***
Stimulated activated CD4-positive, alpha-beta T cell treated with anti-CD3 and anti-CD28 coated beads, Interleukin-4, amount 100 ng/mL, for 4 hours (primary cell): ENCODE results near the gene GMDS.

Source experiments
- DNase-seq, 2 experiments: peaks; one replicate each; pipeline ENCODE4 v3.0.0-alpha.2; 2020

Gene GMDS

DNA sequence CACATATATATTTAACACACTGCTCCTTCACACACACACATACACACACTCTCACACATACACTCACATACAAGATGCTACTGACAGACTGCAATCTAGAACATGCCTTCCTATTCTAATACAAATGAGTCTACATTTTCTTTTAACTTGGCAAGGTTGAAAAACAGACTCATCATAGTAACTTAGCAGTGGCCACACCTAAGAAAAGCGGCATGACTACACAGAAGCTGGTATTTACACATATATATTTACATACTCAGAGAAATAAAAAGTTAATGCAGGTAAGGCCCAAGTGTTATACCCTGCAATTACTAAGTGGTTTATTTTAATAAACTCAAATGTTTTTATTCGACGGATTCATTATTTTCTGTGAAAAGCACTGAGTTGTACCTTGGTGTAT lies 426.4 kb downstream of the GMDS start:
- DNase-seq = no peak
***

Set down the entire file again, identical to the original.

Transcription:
Stimulated activated CD4-positive, alpha-beta T cell treated with anti-CD3 and anti-CD28 coated beads, Interleukin-4, amount 100 ng/mL, for 4 hours (primary cell): ENCODE results near the gene GMDS.

Source experiments
- DNase-seq, 2 experiments: peaks; one replicate each; pipeline ENCODE4 v3.0.0-alpha.2; 2020

Gene GMDS

DNA sequence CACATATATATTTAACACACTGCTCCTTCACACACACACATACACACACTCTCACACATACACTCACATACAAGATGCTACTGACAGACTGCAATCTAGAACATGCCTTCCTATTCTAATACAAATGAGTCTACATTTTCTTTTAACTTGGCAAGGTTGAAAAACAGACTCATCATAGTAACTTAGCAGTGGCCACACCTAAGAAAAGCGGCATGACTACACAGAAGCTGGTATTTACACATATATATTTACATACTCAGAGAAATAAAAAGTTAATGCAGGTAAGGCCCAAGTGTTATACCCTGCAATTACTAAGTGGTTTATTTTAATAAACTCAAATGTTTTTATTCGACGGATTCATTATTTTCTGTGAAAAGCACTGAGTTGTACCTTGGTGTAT lies 426.4 kb downstream of the GMDS start:
- DNase-seq = no peak